Chest Pain Cause Cardiopulmonary

People often dismiss chest pain. Chest pain caused by heartburn, pulled muscles and bruised ribs is, after all, quite common. Many people think it would be embarrassing to run to the doctor every time they felt a chest pain.

While it might be embarrassing to mistake indigestion for a heart attack, medical professionals agree that when it comes to chest pain, it’s far better to be safe than sorry. After all, cardiopulmonary causes of chest pain are often life-threatening. (Cardiopulmonary describes conditions that affect the heart and lungs).

Dismissing chest pain caused by a heart attack, pulmonary embolism or aortic dissection can be a fatal mistake. Each year, people die because they try to withstand chest pain or are too embarrassed to seek medical help. From the medical community’s perspective, chest pain causes should always be checked out and identified as soon as they start.

Cardiopulmonary causes of chest pain range in severity. Some causes of chest pain are always emergencies: A heart attack is a classic example. Other cardiopulmonary causes of chest pain, such as pneumothorax (a collapsed lung) may or may not be life-threatening but should always receive medical attention.

In this section, we’ll discuss the cardiopulmonary causes of chest pain and will outline their symptoms, causes, treatment options and more.

Heart Attack

Most people think of heart attacks when they think of chest pain. Yet a surprising number of people attempt to ignore the sudden and persistent chest pain that often accompanies heart attacks.

Ignoring heart attack chest pain is often fatal. The sooner heart attack treatment begins, the greater your chance of survival. Delaying heart attack treatment by even an hour can affect survival rates.

Not all heart attacks cause chest pain however. You should be aware of heart attack symptoms other than chest pain. Anxiety, fatigue and even abdominal pains can occur with heart attacks.

Pulmonary Embolism

A pulmonary embolism is a blood clot that lodges in a blood vessel in the lung. This causes severe chest pain and impairs lung function.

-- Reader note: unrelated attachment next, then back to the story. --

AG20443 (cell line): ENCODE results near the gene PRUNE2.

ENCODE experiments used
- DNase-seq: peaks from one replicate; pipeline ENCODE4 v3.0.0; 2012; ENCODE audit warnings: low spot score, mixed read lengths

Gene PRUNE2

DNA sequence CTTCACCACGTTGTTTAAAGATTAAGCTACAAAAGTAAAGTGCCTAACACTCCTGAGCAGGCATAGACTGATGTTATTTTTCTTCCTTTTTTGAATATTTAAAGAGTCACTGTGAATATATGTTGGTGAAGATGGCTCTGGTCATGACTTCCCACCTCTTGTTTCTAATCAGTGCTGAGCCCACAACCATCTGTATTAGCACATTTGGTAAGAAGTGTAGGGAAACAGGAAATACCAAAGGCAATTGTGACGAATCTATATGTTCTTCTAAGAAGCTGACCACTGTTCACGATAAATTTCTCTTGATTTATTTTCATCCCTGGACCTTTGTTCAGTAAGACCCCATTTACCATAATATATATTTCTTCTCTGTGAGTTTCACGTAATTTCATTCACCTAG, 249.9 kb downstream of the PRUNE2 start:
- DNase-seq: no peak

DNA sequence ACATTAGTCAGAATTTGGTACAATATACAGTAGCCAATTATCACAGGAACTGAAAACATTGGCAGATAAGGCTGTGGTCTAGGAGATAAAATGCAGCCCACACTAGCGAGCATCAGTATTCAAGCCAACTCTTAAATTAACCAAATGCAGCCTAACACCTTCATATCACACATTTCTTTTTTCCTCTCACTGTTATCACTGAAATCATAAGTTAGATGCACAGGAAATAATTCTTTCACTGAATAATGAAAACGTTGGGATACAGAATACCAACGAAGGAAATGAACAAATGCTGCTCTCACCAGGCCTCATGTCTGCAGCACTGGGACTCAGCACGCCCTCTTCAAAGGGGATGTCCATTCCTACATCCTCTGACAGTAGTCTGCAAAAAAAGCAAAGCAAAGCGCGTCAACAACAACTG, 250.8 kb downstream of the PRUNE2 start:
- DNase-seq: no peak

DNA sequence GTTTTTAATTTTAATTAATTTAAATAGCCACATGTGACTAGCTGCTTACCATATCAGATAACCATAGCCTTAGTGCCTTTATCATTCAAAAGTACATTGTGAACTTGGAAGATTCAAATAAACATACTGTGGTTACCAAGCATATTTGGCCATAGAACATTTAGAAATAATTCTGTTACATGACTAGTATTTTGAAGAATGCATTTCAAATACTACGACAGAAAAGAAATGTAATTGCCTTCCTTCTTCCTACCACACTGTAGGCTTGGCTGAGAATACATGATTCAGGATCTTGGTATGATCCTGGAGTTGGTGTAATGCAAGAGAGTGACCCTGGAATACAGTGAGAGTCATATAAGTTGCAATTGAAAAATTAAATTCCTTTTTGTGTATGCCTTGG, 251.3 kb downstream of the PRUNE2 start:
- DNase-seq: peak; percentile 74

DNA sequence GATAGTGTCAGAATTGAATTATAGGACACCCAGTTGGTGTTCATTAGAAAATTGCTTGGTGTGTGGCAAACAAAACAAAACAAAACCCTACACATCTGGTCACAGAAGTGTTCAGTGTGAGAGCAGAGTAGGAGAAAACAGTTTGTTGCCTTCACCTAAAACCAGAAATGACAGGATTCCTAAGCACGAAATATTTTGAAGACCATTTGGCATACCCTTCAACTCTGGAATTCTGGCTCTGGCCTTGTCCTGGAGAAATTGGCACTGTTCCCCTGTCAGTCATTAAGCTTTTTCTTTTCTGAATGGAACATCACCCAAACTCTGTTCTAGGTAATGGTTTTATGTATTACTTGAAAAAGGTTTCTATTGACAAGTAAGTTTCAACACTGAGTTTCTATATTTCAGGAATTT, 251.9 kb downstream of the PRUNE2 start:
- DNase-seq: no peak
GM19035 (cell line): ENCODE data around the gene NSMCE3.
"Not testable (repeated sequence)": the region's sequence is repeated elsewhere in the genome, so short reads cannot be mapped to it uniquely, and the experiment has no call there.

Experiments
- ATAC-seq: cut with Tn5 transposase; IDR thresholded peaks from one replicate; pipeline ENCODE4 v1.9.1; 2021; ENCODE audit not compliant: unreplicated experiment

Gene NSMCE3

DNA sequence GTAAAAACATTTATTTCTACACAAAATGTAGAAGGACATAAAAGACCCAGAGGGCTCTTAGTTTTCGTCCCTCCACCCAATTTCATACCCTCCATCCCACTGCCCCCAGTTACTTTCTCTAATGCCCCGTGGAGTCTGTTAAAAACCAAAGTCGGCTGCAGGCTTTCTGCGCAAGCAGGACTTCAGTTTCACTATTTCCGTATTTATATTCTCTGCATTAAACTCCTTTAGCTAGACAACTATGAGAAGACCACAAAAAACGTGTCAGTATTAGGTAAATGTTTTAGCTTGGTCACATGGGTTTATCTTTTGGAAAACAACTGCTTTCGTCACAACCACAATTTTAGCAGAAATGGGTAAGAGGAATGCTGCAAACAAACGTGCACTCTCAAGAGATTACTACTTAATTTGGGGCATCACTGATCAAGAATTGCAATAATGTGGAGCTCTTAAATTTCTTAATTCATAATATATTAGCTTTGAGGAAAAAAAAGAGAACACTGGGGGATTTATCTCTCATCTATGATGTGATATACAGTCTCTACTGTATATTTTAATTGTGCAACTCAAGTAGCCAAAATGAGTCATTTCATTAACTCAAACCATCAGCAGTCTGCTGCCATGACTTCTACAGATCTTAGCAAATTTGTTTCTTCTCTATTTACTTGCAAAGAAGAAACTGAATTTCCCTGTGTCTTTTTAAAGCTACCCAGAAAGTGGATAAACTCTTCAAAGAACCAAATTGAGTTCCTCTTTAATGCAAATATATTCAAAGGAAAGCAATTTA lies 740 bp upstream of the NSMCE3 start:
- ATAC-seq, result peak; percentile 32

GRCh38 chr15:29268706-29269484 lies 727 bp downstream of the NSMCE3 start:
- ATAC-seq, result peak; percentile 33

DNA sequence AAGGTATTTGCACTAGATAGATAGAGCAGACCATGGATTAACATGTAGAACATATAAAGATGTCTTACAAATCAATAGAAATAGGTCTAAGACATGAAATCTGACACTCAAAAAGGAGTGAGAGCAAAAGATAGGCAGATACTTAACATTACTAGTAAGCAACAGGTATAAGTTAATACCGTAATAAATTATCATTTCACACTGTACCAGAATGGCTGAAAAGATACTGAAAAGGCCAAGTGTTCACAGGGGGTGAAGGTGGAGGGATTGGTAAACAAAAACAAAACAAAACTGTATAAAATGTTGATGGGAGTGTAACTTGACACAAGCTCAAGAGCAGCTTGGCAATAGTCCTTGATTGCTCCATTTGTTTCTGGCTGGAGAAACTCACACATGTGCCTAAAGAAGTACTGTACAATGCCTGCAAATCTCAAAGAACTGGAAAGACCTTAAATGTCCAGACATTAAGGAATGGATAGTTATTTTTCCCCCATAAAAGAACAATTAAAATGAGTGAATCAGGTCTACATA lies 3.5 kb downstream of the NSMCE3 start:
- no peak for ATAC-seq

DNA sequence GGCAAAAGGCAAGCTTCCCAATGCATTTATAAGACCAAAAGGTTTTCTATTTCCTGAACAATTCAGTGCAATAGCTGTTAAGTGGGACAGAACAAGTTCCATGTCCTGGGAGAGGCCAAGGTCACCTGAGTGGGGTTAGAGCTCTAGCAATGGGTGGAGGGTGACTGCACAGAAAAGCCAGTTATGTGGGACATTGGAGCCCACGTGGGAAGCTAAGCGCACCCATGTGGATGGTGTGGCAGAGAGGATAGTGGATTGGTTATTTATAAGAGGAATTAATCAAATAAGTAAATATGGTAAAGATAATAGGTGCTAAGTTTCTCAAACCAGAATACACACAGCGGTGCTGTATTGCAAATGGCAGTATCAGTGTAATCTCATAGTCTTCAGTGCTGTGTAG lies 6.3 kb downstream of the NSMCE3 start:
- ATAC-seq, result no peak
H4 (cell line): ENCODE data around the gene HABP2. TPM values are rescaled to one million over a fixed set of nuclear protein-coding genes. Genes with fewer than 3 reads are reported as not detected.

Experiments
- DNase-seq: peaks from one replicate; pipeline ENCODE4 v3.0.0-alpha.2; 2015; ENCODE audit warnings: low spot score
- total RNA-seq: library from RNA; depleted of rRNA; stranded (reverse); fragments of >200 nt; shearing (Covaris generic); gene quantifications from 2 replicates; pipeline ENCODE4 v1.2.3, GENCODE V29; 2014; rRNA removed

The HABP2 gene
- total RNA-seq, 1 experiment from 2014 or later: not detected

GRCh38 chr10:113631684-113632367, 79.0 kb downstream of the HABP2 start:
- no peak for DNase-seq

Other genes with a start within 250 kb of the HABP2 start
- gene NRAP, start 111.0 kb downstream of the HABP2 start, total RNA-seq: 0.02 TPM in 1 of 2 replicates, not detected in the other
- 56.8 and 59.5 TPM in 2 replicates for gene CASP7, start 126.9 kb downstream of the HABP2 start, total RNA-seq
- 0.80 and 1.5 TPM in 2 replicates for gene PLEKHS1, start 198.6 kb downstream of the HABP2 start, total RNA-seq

Like a heart attack, the risk of death from pulmonary embolism increases without prompt medical attention. A pulmonary embolism can cause permanent lung damage and, left untreated, death. Luckily, treatment and prevention options exist for pulmonary embolism.

Aortic Dissection

An aortic dissection is one of the rarer cardiopulmonary causes of chest pain, which is fortunate, as the condition is a life-threatening emergency.

An aortic dissection can cause the aorta to rupture. The aorta is the large artery that channels oxygen-rich blood from the heart. Capable of causing excruciating chest pain, emergency aortic dissection treatment is required to avoid artery rupture and death.

Hemothorax

Hemothorax describes bleeding into the chest cavity. It is a relatively common cause of chest pain and most often results from chest trauma. Many patients with hemothorax will also have a collapsed lung (or pneumothorax). Depending on the trauma, hemothorax can be life-threatening.

Resources

American Heart Association. (n.d). Aortic Dissection. Retrieved November 8, 2007, from the American Heart Association Web site: www.americanheart.org/presenter.jhtml?identifier=3005390.

American Heart Association. (n.d). Heart Attack. Retrieved November 8, 2007, from the American Heart Association Web site: www.americanheart.org/presenter.jhtml?identifier=4578.

Mayo Foundation for Medical Education and Research. (November 7, 2006). Chest Pain: Causes. Retrieved November 8, 2007, from the Mayo Web site: www.mayoclinic.com/health/chest-pain/DS00016/DSECTION=2.

Mayo Foundation for Medical Education and Research. (September 28, 2007). Pulmonary Embolism. Retrieved November 8, 2007, from the Mayo Web site: www.mayoclinic.com/health/pulmonary-embolism/DS00429.